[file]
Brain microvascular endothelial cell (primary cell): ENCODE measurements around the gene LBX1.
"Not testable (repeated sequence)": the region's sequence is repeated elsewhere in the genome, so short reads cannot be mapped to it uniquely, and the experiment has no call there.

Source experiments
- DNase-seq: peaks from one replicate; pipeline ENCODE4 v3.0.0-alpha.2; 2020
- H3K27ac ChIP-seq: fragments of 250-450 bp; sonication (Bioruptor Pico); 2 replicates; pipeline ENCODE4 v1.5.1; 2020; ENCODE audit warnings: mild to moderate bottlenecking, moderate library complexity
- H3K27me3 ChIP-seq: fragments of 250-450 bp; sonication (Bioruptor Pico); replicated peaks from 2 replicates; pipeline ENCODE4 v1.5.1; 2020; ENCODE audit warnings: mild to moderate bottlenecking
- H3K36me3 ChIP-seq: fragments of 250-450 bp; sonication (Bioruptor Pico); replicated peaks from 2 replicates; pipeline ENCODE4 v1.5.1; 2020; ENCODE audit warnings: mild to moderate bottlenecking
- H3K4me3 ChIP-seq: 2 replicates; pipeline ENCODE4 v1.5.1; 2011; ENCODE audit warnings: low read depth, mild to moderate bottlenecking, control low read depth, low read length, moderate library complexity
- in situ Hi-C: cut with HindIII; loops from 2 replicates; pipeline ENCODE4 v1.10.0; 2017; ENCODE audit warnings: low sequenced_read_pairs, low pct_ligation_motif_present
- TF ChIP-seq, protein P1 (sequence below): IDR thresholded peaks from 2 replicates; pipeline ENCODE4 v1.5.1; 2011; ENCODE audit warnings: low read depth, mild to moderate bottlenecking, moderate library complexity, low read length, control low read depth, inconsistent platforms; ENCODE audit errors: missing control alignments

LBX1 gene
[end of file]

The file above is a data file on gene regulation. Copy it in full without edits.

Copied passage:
Brain microvascular endothelial cell (primary cell): ENCODE measurements around the gene LBX1.
"Not testable (repeated sequence)": the region's sequence is repeated elsewhere in the genome, so short reads cannot be mapped to it uniquely, and the experiment has no call there.

Source experiments
- DNase-seq: peaks from one replicate; pipeline ENCODE4 v3.0.0-alpha.2; 2020
- H3K27ac ChIP-seq: fragments of 250-450 bp; sonication (Bioruptor Pico); 2 replicates; pipeline ENCODE4 v1.5.1; 2020; ENCODE audit warnings: mild to moderate bottlenecking, moderate library complexity
- H3K27me3 ChIP-seq: fragments of 250-450 bp; sonication (Bioruptor Pico); replicated peaks from 2 replicates; pipeline ENCODE4 v1.5.1; 2020; ENCODE audit warnings: mild to moderate bottlenecking
- H3K36me3 ChIP-seq: fragments of 250-450 bp; sonication (Bioruptor Pico); replicated peaks from 2 replicates; pipeline ENCODE4 v1.5.1; 2020; ENCODE audit warnings: mild to moderate bottlenecking
- H3K4me3 ChIP-seq: 2 replicates; pipeline ENCODE4 v1.5.1; 2011; ENCODE audit warnings: low read depth, mild to moderate bottlenecking, control low read depth, low read length, moderate library complexity
- in situ Hi-C: cut with HindIII; loops from 2 replicates; pipeline ENCODE4 v1.10.0; 2017; ENCODE audit warnings: low sequenced_read_pairs, low pct_ligation_motif_present
- TF ChIP-seq, protein P1 (sequence below): IDR thresholded peaks from 2 replicates; pipeline ENCODE4 v1.5.1; 2011; ENCODE audit warnings: low read depth, mild to moderate bottlenecking, moderate library complexity, low read length, control low read depth, inconsistent platforms; ENCODE audit errors: missing control alignments

LBX1 gene